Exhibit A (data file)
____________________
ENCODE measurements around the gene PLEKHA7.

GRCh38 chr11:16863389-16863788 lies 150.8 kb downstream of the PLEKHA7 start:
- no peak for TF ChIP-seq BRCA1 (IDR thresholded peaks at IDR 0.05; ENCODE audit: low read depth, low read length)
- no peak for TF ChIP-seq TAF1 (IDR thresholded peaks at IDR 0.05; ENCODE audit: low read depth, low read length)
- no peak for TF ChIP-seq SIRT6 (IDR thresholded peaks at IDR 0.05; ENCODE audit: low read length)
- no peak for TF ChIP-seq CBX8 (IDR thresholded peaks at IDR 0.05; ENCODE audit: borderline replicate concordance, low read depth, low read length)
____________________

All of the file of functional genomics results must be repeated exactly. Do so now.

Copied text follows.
ENCODE measurements around the gene PLEKHA7.

GRCh38 chr11:16863389-16863788 lies 150.8 kb downstream of the PLEKHA7 start:
- no peak for TF ChIP-seq BRCA1 (IDR thresholded peaks at IDR 0.05; ENCODE audit: low read depth, low read length)
- no peak for TF ChIP-seq TAF1 (IDR thresholded peaks at IDR 0.05; ENCODE audit: low read depth, low read length)
- no peak for TF ChIP-seq SIRT6 (IDR thresholded peaks at IDR 0.05; ENCODE audit: low read length)
- no peak for TF ChIP-seq CBX8 (IDR thresholded peaks at IDR 0.05; ENCODE audit: borderline replicate concordance, low read depth, low read length)